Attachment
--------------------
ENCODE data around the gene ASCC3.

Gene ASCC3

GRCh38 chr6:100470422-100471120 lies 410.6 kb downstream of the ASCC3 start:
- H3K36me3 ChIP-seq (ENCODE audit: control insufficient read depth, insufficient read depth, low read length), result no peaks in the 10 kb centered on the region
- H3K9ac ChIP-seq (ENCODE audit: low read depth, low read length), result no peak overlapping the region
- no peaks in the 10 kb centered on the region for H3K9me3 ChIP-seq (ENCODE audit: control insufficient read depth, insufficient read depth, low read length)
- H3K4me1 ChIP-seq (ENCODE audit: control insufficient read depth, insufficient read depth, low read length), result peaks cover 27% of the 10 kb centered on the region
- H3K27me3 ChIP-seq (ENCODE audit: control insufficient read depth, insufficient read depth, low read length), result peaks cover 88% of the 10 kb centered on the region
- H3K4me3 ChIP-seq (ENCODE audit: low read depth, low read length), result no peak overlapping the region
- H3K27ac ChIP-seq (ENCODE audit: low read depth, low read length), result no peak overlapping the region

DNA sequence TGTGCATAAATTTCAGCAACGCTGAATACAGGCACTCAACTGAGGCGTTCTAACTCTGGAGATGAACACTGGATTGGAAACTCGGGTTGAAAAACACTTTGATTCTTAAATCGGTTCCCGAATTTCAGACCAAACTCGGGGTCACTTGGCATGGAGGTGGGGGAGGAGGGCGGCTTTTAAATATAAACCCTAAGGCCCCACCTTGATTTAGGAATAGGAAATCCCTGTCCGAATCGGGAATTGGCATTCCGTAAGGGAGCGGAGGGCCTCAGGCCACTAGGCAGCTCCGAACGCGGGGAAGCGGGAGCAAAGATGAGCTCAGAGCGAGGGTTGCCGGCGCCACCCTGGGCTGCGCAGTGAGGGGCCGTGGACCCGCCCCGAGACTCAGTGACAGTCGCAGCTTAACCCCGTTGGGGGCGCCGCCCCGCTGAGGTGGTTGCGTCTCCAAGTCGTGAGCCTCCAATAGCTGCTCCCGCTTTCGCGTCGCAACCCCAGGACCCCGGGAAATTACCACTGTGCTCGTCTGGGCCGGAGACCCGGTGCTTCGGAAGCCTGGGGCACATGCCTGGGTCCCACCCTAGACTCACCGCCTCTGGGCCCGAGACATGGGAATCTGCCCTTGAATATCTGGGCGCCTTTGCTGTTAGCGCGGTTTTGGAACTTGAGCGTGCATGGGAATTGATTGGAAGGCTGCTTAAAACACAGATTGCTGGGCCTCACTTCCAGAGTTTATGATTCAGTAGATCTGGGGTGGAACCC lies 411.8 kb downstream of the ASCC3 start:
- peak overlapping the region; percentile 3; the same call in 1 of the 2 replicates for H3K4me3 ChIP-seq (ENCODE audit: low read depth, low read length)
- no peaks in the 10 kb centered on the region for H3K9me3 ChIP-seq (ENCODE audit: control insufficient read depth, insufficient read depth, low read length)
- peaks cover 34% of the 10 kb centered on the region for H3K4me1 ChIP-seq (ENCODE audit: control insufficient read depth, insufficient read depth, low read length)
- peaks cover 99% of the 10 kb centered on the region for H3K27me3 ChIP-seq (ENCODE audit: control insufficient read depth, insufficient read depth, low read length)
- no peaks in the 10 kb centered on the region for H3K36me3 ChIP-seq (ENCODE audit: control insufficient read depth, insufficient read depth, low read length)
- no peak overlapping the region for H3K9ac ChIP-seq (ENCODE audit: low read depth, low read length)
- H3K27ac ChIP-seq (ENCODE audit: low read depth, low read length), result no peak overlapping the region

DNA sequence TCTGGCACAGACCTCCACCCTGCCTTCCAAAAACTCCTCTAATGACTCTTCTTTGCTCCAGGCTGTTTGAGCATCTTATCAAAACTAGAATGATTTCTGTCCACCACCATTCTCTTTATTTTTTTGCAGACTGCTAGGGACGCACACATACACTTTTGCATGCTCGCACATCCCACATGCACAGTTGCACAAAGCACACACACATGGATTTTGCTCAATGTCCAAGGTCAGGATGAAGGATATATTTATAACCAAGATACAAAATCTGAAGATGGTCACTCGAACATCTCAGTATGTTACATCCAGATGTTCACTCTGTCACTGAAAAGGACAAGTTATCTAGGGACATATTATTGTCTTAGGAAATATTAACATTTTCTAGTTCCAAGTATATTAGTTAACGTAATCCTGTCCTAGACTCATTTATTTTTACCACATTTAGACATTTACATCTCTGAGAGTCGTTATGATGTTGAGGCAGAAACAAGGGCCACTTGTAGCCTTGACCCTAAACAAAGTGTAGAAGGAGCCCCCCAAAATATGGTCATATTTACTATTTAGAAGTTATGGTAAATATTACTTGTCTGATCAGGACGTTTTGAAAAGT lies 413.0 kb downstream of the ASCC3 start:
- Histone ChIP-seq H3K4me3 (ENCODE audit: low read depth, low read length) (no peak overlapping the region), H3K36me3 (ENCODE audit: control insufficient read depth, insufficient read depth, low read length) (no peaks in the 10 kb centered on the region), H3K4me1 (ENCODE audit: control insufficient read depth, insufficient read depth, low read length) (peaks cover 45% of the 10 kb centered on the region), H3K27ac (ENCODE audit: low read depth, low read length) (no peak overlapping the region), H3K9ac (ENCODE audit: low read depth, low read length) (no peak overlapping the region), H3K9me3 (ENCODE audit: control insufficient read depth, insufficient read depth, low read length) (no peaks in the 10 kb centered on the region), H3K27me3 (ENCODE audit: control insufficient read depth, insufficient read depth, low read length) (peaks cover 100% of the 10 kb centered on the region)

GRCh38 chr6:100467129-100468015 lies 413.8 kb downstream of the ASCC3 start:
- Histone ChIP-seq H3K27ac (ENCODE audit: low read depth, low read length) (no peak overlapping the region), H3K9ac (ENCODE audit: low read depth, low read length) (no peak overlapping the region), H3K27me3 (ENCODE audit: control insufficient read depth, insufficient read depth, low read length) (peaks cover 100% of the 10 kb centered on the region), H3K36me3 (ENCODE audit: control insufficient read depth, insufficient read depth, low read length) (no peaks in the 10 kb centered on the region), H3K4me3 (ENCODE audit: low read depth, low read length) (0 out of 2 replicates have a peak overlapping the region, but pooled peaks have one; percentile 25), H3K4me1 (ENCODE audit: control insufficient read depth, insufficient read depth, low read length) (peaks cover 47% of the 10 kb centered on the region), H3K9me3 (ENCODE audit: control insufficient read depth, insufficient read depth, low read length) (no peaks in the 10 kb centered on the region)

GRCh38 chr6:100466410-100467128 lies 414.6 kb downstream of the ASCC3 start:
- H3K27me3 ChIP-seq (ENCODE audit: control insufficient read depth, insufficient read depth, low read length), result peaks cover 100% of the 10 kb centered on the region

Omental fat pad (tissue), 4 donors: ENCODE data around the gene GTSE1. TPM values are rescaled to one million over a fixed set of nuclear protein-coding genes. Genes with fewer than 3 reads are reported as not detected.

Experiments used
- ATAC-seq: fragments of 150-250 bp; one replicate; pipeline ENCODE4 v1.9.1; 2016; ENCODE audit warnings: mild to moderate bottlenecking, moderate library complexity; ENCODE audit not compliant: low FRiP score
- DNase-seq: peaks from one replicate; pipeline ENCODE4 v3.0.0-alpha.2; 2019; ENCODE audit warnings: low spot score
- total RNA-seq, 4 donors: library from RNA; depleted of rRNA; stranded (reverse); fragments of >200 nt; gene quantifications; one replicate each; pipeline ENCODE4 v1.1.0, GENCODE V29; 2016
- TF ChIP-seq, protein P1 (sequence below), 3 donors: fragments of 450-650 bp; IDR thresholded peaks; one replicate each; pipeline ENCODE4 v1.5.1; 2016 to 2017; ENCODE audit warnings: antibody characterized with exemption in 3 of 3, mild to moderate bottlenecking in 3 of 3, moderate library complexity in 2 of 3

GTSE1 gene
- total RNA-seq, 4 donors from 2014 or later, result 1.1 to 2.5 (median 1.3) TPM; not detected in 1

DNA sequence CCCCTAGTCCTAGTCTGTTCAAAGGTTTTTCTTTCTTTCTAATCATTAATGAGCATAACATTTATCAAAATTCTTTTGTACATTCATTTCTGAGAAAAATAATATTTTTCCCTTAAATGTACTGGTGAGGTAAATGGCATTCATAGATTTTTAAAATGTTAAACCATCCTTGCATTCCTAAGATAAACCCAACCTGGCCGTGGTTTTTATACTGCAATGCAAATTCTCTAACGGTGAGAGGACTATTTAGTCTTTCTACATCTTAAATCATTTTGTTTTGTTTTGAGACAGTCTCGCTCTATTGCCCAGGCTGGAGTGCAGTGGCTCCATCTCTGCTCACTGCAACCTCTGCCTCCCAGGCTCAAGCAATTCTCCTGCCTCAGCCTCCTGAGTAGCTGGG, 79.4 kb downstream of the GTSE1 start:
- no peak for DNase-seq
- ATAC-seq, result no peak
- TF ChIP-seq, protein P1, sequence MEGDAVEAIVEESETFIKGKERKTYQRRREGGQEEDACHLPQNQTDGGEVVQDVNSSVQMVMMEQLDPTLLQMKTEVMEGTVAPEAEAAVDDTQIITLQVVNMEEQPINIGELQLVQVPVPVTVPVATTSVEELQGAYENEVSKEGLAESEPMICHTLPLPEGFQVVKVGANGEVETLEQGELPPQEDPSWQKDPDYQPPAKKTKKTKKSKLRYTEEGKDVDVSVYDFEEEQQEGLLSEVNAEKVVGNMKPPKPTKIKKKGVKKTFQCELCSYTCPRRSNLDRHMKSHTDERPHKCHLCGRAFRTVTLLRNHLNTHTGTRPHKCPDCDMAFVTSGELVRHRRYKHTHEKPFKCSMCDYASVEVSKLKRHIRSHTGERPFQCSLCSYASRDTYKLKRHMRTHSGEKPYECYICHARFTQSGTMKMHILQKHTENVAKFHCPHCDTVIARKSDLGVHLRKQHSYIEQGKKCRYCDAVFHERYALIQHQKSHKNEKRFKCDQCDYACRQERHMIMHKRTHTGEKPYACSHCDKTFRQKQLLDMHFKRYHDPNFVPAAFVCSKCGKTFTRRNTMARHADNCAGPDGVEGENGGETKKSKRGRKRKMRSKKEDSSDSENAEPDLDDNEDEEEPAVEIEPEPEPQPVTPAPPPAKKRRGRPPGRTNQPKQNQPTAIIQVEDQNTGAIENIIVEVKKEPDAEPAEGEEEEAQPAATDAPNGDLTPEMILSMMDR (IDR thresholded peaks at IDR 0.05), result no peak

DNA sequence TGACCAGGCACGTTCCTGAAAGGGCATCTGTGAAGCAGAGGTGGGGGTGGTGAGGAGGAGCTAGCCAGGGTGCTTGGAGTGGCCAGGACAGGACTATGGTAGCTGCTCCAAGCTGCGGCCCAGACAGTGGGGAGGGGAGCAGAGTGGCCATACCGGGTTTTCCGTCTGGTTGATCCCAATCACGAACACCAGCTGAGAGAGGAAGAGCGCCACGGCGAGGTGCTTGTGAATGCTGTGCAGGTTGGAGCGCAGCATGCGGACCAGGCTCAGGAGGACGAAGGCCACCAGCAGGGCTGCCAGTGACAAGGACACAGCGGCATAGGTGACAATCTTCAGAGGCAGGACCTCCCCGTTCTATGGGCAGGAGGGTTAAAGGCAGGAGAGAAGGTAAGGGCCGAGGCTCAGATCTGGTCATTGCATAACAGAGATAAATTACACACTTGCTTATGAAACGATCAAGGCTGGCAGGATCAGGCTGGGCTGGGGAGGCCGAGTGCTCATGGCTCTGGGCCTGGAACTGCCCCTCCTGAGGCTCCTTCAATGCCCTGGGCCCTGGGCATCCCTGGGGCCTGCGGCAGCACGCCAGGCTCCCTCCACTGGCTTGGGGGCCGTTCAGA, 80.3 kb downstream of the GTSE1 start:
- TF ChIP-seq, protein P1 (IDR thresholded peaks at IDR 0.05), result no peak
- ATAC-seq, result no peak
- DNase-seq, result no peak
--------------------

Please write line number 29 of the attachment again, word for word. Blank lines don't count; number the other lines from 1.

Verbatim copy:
- total RNA-seq, 4 donors: library from RNA; depleted of rRNA; stranded (reverse); fragments of >200 nt; gene quantifications; one replicate each; pipeline ENCODE4 v1.1.0, GENCODE V29; 2016